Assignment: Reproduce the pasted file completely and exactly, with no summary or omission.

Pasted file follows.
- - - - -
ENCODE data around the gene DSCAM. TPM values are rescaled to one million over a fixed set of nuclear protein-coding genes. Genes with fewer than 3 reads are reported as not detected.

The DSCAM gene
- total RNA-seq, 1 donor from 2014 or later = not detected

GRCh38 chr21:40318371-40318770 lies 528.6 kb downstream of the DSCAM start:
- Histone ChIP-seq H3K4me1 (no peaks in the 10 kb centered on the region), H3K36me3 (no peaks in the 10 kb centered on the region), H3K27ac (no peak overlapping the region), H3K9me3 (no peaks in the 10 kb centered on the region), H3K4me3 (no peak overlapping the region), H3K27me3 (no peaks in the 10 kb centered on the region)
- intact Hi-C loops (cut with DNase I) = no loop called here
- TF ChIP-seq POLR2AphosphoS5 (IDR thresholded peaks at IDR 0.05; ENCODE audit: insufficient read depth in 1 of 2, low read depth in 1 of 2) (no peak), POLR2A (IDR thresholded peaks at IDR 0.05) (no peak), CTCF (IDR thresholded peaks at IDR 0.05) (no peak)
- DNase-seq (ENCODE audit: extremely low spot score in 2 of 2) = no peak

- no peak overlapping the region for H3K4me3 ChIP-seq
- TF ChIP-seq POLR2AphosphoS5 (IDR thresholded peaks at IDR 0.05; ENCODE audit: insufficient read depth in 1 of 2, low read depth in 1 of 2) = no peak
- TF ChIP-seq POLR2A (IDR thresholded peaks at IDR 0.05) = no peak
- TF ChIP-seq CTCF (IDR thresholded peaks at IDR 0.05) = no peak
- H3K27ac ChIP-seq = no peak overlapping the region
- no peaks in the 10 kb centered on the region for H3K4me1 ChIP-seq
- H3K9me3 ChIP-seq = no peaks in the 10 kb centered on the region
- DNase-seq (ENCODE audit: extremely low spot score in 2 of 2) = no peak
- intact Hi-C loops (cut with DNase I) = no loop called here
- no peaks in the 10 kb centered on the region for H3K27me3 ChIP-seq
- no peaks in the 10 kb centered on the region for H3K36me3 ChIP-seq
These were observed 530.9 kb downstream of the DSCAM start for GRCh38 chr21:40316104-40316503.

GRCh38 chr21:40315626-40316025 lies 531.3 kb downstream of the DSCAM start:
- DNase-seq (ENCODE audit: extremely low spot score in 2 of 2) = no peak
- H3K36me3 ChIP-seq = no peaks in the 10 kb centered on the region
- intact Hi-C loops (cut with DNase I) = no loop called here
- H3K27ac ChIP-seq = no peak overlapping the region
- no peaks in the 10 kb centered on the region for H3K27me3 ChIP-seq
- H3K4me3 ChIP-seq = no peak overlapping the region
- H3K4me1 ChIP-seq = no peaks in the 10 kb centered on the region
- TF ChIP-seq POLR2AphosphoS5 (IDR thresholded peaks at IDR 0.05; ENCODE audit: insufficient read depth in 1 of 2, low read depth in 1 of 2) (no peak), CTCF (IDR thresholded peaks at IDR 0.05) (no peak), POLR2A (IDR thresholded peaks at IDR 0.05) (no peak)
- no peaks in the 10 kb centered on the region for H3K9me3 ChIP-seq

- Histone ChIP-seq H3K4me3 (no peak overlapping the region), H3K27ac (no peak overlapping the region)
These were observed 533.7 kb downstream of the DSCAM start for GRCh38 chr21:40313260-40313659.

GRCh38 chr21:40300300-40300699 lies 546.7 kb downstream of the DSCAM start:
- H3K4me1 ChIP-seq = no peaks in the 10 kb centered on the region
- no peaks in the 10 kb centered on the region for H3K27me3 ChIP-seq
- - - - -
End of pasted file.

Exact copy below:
ENCODE data around the gene DSCAM. TPM values are rescaled to one million over a fixed set of nuclear protein-coding genes. Genes with fewer than 3 reads are reported as not detected.

The DSCAM gene
- total RNA-seq, 1 donor from 2014 or later = not detected

GRCh38 chr21:40318371-40318770 lies 528.6 kb downstream of the DSCAM start:
- Histone ChIP-seq H3K4me1 (no peaks in the 10 kb centered on the region), H3K36me3 (no peaks in the 10 kb centered on the region), H3K27ac (no peak overlapping the region), H3K9me3 (no peaks in the 10 kb centered on the region), H3K4me3 (no peak overlapping the region), H3K27me3 (no peaks in the 10 kb centered on the region)
- intact Hi-C loops (cut with DNase I) = no loop called here
- TF ChIP-seq POLR2AphosphoS5 (IDR thresholded peaks at IDR 0.05; ENCODE audit: insufficient read depth in 1 of 2, low read depth in 1 of 2) (no peak), POLR2A (IDR thresholded peaks at IDR 0.05) (no peak), CTCF (IDR thresholded peaks at IDR 0.05) (no peak)
- DNase-seq (ENCODE audit: extremely low spot score in 2 of 2) = no peak

- no peak overlapping the region for H3K4me3 ChIP-seq
- TF ChIP-seq POLR2AphosphoS5 (IDR thresholded peaks at IDR 0.05; ENCODE audit: insufficient read depth in 1 of 2, low read depth in 1 of 2) = no peak
- TF ChIP-seq POLR2A (IDR thresholded peaks at IDR 0.05) = no peak
- TF ChIP-seq CTCF (IDR thresholded peaks at IDR 0.05) = no peak
- H3K27ac ChIP-seq = no peak overlapping the region
- no peaks in the 10 kb centered on the region for H3K4me1 ChIP-seq
- H3K9me3 ChIP-seq = no peaks in the 10 kb centered on the region
- DNase-seq (ENCODE audit: extremely low spot score in 2 of 2) = no peak
- intact Hi-C loops (cut with DNase I) = no loop called here
- no peaks in the 10 kb centered on the region for H3K27me3 ChIP-seq
- no peaks in the 10 kb centered on the region for H3K36me3 ChIP-seq
These were observed 530.9 kb downstream of the DSCAM start for GRCh38 chr21:40316104-40316503.

GRCh38 chr21:40315626-40316025 lies 531.3 kb downstream of the DSCAM start:
- DNase-seq (ENCODE audit: extremely low spot score in 2 of 2) = no peak
- H3K36me3 ChIP-seq = no peaks in the 10 kb centered on the region
- intact Hi-C loops (cut with DNase I) = no loop called here
- H3K27ac ChIP-seq = no peak overlapping the region
- no peaks in the 10 kb centered on the region for H3K27me3 ChIP-seq
- H3K4me3 ChIP-seq = no peak overlapping the region
- H3K4me1 ChIP-seq = no peaks in the 10 kb centered on the region
- TF ChIP-seq POLR2AphosphoS5 (IDR thresholded peaks at IDR 0.05; ENCODE audit: insufficient read depth in 1 of 2, low read depth in 1 of 2) (no peak), CTCF (IDR thresholded peaks at IDR 0.05) (no peak), POLR2A (IDR thresholded peaks at IDR 0.05) (no peak)
- no peaks in the 10 kb centered on the region for H3K9me3 ChIP-seq

- Histone ChIP-seq H3K4me3 (no peak overlapping the region), H3K27ac (no peak overlapping the region)
These were observed 533.7 kb downstream of the DSCAM start for GRCh38 chr21:40313260-40313659.

GRCh38 chr21:40300300-40300699 lies 546.7 kb downstream of the DSCAM start:
- H3K4me1 ChIP-seq = no peaks in the 10 kb centered on the region
- no peaks in the 10 kb centered on the region for H3K27me3 ChIP-seq